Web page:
Songwriting and Theology Ephrem 2

In this weeks assignment we continue to look at the hymns of St. Ephrem.  Examining the hymnody of this early orthodox saint is helpful because the historical distance forces us to really read and reflect on his hymns with less cultural assumptions about what he is saying and how he is saying it. Dr. Ruth... Continue Reading →

Songwriting and Theology – full song

Each week in our Songwriting and Theology course we look at a specific theme in the history of hymnody and attempt to write something ourselves that mimics this topic.  Last week however we were asked to write a complete song building on what we have been learning all semester. The assignment was to write a... Continue Reading →

Songwriting and Theology Week 4 Trinity

In week four we examined the hymn texts of Charles Wesley and how he spoke of the Trinity. This topic is a particular passion of Dr. Ruth's.  Some years ago he published an article examining and lamenting the general absence of the Trinity in CCLI's top 25 song lists from 1989-2004.  In his research he found that... Continue Reading →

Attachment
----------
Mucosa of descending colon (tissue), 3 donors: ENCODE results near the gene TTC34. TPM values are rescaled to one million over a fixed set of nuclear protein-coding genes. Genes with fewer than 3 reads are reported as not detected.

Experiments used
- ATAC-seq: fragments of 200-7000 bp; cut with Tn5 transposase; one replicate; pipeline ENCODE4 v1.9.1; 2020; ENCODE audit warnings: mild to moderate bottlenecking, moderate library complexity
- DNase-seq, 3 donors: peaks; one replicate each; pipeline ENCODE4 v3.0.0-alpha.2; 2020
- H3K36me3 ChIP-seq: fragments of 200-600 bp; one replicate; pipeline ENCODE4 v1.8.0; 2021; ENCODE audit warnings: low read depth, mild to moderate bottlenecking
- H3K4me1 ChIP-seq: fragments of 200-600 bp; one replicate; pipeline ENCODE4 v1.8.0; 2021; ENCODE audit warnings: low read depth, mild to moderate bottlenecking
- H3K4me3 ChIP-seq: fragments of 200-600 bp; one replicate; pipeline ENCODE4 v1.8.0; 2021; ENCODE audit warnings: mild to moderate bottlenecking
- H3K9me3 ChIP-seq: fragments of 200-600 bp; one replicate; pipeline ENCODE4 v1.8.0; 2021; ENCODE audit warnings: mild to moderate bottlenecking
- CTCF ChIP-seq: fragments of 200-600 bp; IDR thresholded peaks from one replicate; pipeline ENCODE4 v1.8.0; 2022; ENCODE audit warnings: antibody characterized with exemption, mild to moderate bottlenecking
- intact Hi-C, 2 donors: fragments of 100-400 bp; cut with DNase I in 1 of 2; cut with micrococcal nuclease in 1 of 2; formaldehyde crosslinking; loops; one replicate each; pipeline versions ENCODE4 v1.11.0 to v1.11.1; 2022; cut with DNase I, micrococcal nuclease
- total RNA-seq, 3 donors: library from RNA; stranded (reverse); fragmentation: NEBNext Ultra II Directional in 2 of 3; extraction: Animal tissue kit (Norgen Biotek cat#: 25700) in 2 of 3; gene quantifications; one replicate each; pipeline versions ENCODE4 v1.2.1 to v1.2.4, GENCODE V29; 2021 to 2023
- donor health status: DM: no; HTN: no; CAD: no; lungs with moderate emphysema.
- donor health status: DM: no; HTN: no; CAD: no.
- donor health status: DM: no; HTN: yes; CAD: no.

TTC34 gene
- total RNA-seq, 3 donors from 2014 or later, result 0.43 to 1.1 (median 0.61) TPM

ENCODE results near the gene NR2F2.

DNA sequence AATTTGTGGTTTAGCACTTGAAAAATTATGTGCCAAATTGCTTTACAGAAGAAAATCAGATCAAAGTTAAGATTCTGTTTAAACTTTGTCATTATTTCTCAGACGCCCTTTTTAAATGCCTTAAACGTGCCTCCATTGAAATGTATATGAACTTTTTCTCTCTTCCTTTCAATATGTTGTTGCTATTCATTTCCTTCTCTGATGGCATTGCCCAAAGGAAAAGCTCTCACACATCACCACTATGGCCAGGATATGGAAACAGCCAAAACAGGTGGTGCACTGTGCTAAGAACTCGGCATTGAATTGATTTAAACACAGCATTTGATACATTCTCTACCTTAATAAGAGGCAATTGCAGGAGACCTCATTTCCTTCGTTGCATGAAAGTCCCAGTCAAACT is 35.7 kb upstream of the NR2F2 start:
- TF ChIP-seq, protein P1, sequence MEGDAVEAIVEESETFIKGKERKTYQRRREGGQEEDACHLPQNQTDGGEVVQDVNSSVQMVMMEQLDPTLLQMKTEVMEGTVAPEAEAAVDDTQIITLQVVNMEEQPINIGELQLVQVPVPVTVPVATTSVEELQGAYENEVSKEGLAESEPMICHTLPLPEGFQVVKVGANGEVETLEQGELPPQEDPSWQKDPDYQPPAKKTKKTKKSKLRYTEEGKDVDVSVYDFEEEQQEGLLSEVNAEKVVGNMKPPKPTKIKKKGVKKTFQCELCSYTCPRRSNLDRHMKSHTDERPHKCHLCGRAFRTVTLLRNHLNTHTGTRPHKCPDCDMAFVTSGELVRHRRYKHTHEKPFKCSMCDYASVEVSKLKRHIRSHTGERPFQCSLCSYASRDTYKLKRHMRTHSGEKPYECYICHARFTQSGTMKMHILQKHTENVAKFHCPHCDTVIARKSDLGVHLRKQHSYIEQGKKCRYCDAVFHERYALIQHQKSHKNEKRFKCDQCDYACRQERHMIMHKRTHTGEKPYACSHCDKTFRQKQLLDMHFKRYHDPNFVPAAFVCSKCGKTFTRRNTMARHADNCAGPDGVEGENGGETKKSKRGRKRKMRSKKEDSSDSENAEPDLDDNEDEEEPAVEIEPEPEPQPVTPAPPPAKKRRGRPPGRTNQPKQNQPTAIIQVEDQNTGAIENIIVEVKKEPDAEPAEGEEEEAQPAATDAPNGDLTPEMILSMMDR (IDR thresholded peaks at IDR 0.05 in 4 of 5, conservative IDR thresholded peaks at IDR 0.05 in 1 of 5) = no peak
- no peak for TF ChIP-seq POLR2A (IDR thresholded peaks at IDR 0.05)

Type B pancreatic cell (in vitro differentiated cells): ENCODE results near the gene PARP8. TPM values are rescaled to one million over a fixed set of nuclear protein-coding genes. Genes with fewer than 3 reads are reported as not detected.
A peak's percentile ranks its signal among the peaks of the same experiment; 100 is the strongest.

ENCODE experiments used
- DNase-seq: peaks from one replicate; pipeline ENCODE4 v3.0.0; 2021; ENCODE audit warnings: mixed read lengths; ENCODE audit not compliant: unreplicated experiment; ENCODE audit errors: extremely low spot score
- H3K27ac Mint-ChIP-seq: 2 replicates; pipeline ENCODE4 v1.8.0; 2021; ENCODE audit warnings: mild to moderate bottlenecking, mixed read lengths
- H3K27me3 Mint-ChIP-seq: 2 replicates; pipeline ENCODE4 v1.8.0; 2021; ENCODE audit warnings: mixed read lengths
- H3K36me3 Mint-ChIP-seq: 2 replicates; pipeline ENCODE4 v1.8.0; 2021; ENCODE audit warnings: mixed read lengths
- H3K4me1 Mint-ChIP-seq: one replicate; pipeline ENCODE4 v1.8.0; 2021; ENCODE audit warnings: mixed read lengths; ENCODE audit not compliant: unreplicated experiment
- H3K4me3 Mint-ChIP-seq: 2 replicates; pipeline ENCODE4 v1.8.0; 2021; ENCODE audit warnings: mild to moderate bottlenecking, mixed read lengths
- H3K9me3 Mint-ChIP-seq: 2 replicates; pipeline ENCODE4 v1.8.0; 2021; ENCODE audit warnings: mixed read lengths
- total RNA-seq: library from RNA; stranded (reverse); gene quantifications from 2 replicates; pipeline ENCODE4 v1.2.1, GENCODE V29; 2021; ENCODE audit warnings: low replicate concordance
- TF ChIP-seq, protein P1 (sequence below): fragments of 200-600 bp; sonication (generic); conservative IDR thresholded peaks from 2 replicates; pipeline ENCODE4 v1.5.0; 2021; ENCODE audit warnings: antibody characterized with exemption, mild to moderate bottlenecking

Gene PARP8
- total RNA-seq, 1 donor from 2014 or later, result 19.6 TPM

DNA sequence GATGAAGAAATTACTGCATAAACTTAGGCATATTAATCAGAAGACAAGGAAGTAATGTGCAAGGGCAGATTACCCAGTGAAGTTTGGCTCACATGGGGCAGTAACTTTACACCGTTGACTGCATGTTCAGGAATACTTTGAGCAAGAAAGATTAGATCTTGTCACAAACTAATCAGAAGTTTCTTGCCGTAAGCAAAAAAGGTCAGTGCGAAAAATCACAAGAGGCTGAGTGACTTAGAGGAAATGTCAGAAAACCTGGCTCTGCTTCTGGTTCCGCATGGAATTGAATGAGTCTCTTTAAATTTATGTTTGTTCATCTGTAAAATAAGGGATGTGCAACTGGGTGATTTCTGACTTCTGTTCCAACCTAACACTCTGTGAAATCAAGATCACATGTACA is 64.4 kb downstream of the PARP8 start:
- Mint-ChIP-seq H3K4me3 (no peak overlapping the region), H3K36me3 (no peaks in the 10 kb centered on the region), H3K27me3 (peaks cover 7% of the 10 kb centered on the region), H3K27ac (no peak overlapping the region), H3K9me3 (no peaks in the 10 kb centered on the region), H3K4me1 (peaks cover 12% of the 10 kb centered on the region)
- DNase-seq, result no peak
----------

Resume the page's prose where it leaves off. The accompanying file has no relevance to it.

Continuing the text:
Songwriting and Theology Week 3

In week three we discussed hymn texts that place the writer or 'us' into the narrative.  In class Dr. Ruth called these "Inside-Out" poems. If you have never taken the opportunity to approach a biblical text in this way then you should.  It opens up a lot of different avenues as we seek to understand... Continue Reading →

Songwriting and Theology Week 2 Paradoxes

In week two we discussed how poetry has the ability to transcend the paradoxes of theology in a way that prose often fails too.  "Saying that someone, Jesus Christ, is both fully God and fully human, is something that rests uneasily within the bounds of ordinary theological prose but flies naturally when expressed in the expansive... Continue Reading →

Songwriting and Theology

This is not a joke. I am actually taking a class at Duke this fall called "Songwriting and Theology."  Dr. Lester Ruth, a new professor to Duke, is teaching this course which he crafted while a professor at Asbury Seminary.  To address what he felt was a severe deficiency on the part of seminaries and... Continue Reading →

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